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The Museum of Extraordinary Things: A Novel
by Alice Hoffman

Published: 2014-02-18
Hardcover : 384 pages
11 members reading this now
24 clubs reading this now
5 members have read this book
Recommended to book clubs by 8 of 12 members
Mesmerizing and illuminating, Alice Hoffman’s The Museum of Extraordinary Things is the story of an electric and impassioned love between two vastly different souls in New York during the volatile first decades of the twentieth century.

Coralie Sardie is the daughter of the sinister ...
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Introduction

Mesmerizing and illuminating, Alice Hoffman’s The Museum of Extraordinary Things is the story of an electric and impassioned love between two vastly different souls in New York during the volatile first decades of the twentieth century.

Coralie Sardie is the daughter of the sinister impresario behind The Museum of Extraordinary Things, a Coney Island boardwalk freak show that thrills the masses. An exceptional swimmer, Coralie appears as the Mermaid in her father’s “museum,” alongside performers like the Wolfman, the Butterfly Girl, and a one-hundred-year-old turtle. One night Coralie stumbles upon a striking young man taking pictures of moonlit trees in the woods off the Hudson River.

The dashing photographer is Eddie Cohen, a Russian immigrant who has run away from his father’s Lower East Side Orthodox community and his job as a tailor’s apprentice. When Eddie photographs the devastation on the streets of New York following the infamous Triangle Shirtwaist Factory fire, he becomes embroiled in the suspicious mystery behind a young woman’s disappearance and ignites the heart of Coralie.

With its colorful crowds of bootleggers, heiresses, thugs, and idealists, New York itself becomes a riveting character as Hoffman weaves her trademark magic, romance, and masterful storytelling to unite Coralie and Eddie in a sizzling, tender, and moving story of young love in tumultuous times. The Museum of Extraordinary Things is Alice Hoffman at her most spellbinding.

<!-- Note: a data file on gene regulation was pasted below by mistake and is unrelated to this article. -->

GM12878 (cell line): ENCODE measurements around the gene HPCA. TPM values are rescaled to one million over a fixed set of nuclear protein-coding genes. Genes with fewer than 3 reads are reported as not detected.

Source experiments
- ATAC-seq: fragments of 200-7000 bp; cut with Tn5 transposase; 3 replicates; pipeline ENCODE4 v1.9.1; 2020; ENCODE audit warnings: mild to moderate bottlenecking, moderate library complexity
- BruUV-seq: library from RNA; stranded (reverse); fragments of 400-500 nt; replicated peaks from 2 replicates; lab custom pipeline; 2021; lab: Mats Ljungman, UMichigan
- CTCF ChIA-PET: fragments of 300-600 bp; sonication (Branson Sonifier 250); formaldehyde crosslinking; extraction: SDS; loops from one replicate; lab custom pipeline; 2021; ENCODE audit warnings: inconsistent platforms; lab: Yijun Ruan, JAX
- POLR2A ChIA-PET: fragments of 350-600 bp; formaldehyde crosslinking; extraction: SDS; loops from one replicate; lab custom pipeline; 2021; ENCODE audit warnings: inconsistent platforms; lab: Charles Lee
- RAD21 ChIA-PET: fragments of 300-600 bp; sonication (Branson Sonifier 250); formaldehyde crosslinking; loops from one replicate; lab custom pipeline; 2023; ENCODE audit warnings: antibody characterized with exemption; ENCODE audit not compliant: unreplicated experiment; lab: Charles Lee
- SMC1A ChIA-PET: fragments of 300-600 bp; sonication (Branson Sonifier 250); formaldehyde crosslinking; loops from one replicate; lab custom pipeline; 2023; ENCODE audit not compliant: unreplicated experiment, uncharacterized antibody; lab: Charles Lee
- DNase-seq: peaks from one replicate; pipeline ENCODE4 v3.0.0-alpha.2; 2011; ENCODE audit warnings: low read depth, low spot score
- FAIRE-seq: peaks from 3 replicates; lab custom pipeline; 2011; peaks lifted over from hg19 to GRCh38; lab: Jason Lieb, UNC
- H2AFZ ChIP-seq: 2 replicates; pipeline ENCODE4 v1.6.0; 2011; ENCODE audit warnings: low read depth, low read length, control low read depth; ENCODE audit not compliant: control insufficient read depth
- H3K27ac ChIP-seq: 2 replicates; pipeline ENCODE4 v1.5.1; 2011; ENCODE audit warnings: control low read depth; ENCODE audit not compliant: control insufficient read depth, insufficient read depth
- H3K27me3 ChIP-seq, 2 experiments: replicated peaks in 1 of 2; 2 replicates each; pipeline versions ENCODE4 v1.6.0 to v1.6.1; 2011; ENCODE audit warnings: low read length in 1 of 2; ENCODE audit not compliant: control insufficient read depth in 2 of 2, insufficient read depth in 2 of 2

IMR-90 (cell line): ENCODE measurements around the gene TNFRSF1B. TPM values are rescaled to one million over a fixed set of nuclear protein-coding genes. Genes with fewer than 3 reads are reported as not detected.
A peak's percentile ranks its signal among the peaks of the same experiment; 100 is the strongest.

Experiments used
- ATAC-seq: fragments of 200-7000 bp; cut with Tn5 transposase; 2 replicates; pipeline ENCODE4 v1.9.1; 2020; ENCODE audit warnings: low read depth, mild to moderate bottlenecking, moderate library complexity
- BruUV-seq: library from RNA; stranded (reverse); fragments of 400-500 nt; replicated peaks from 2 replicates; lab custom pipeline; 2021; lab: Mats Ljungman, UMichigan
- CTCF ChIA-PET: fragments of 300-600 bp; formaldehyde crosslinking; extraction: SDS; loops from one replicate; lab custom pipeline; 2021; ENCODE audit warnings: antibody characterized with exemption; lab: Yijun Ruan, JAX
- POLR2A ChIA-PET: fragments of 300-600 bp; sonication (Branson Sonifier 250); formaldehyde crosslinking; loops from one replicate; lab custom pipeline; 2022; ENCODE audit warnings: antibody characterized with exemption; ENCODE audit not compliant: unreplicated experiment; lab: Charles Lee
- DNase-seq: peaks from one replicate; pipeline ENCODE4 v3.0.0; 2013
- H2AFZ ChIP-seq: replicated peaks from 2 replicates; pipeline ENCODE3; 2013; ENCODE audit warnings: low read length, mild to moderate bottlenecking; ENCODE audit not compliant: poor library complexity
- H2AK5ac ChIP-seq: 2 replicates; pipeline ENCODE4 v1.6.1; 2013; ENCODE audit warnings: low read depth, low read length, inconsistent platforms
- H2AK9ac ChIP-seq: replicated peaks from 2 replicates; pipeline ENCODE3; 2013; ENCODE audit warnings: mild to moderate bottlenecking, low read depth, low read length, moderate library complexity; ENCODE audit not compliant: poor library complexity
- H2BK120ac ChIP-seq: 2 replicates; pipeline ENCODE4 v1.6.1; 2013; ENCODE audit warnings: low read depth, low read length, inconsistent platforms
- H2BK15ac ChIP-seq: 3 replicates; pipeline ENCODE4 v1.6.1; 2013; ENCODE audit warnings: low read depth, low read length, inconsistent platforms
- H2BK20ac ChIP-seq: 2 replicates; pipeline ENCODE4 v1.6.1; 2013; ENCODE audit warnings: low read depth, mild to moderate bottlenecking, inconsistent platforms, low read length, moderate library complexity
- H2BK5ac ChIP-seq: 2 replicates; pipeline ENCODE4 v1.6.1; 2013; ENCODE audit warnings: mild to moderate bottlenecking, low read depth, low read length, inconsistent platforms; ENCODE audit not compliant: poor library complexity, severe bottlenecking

Editorial Review

No editorial review at this time.

Excerpt

ONE



the world in a globe

you would think it would be impossible to find anything new in the world, creatures no man has ever seen before, one-of-a kind oddities in which nature has taken a backseat to the coursing pulse of the fantastical and the marvelous. I can tell you with certainty that such things exist, for beneath the water there are beasts as huge as elephants with hundreds of legs, and in the skies, rocks thrown alit from the heavens burn through the bright air and fall to earth. There are men with such odd characteristics they must hide their faces in order to pass through the streets unmolested, and women who have such peculiar features they live in rooms without mirrors. My father kept me away from such anomalies when I was young, though I lived above the exhibition that he owned in Coney Island, the Museum of Extraordinary Things. Our house was divided into two distinct sections; half we lived in, the other half housed the exhibitions. In this way, my father never had to leave what he loved best in the world. He had added on to the original house, built in 1862, the year the Coney Island and Brooklyn Railroad began the first horse- drawn carriage line to our city. My father created the large hall in which to display the living wonders he employed, all of whom performed unusual acts or were born with curious attributes that made others willing to pay to see them. ... view entire excerpt...

Discussion Questions

Topics & Questions for Discussion

1. The novel is framed by two spectacular fires. Why do you think the author chose to structure the novel this way? What effect does each fire have on the major characters and on the people of Manhattan and Brooklyn?

2. How does Raymond Morris, known as the Wolfman, change Coralie’s perception of her father and their circumscribed world? What parallels does Coralie find between her own life and those of the characters in Jane Eyre?

3. Why does Coralie keep Maureen in the dark about her night swims and her father’s sexual exploitation? Would Maureen have been able to protect Coralie if she had known?

4. Eddie says “the past was what we carried with us, threaded to the future, and we decided whether to keep it close or let it go” (139). Was Eddie able to let his past go? Did you sympathize with his decision to move away from his father?

5. Why does Eddie feel compelled to solve the mystery of Hannah Weiss’s disappearance? What makes him a good “finder”?

6. When Coralie steps into the lion’s cage, the trainer Bonavita tells her “you have a form of bravery inside you” (196). Do you agree? Does Coralie agree? In what instances does she defy her father, and when does she acquiesce to his demands?